Development of Unprecedented Anti-Tuberculosis Drugs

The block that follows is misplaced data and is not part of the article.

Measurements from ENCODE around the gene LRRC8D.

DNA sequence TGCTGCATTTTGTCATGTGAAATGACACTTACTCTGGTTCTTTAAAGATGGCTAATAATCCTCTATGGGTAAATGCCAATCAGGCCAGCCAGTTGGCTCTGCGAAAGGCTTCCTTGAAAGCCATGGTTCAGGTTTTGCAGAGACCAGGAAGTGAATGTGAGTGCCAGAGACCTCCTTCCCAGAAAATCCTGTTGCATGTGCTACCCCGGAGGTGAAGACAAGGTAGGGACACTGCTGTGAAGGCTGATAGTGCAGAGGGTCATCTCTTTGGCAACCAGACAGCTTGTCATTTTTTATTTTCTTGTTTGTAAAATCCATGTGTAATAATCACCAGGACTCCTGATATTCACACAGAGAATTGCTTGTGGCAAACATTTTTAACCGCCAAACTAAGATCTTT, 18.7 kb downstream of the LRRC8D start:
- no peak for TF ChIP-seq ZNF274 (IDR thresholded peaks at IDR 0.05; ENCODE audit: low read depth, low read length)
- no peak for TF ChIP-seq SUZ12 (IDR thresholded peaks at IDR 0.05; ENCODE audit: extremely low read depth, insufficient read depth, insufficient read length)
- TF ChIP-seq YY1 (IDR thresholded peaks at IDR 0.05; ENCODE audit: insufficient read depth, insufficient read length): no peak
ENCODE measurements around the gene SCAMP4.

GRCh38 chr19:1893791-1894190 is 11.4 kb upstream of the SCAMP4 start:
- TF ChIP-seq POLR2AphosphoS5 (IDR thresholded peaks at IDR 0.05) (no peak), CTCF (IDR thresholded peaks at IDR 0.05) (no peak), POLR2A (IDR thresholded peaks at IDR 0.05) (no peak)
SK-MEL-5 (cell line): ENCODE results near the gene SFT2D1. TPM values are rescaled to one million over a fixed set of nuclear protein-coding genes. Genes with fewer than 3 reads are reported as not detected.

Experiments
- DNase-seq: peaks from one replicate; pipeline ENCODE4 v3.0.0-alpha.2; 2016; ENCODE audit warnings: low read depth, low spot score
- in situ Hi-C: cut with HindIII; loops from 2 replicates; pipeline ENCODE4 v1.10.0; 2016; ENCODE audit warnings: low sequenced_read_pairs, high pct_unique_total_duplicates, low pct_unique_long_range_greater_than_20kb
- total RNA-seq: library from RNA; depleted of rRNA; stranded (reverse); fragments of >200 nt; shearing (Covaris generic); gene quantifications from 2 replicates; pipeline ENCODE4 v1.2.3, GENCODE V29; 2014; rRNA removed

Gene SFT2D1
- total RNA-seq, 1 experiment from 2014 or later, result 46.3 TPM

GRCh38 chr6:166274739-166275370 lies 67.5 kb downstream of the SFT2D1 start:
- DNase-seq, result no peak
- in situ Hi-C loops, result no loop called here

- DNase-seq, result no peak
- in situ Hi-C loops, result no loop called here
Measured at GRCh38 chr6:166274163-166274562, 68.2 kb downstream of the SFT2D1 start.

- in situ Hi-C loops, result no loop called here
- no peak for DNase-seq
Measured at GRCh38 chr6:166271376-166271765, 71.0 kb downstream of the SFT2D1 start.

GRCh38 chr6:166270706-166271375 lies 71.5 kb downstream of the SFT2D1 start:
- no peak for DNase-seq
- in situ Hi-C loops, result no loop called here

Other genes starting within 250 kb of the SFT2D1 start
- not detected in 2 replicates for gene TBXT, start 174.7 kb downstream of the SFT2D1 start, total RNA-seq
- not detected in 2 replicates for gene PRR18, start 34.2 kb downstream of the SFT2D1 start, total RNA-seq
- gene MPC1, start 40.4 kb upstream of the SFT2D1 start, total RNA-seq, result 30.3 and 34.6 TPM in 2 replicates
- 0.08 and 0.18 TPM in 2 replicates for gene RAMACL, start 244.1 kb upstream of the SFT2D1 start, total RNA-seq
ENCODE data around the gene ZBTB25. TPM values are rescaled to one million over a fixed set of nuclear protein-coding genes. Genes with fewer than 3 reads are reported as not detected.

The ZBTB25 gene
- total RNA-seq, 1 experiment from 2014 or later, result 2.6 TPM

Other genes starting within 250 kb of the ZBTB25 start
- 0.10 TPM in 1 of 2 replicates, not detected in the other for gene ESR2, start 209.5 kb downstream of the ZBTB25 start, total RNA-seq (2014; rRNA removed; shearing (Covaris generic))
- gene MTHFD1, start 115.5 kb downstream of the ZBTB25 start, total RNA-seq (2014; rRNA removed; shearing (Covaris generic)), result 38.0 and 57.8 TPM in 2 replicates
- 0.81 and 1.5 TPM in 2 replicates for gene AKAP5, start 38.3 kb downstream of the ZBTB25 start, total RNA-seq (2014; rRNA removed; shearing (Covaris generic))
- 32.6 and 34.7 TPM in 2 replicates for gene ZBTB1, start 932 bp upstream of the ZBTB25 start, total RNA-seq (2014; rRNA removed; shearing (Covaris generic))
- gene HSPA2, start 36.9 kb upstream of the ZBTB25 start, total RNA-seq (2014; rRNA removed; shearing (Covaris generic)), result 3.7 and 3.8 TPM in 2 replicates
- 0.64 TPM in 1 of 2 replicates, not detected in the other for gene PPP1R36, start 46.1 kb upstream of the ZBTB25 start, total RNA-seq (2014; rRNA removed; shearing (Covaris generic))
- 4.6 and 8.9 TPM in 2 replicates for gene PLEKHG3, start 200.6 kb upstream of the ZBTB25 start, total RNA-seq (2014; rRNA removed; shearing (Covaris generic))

Stephan Sieber of the Technical University of Munich in Germany will work together with Véronique Dartois of Hackensack Meridian Health in the U.S. to test whether his new antibiotic, which uniquely activates, as well as inactivates, molecular pathways to destroy certain pathogenic bacteria, can be adapted to kill the related Mycobacterium tuberculosis (Mtb), which causes tuberculosis. Current antibiotic treatments are lengthy, and it remains difficult to completely destroy all the bacteria in the body. More worryingly is that Mtb has been developing resistance to these antibiotics, which all work in similar ways, so in some patients they are useless. They have discovered a new antibiotic that works differently: it inactivates bacterial menaquinone biosynthesis but also uniquely activates a signal peptidase to boost its secretory function. In the laboratory, this antibiotic notably bypasses the development of resistance and even kills dormant bacteria, likely by its activating mechanism. They will investigate its mechanism of action in Mtb using affinity-based protein profiling and use that knowledge to select related compounds that might work better in people. These will then be tested in a mouse model of tuberculosis as a first step towards clinical development.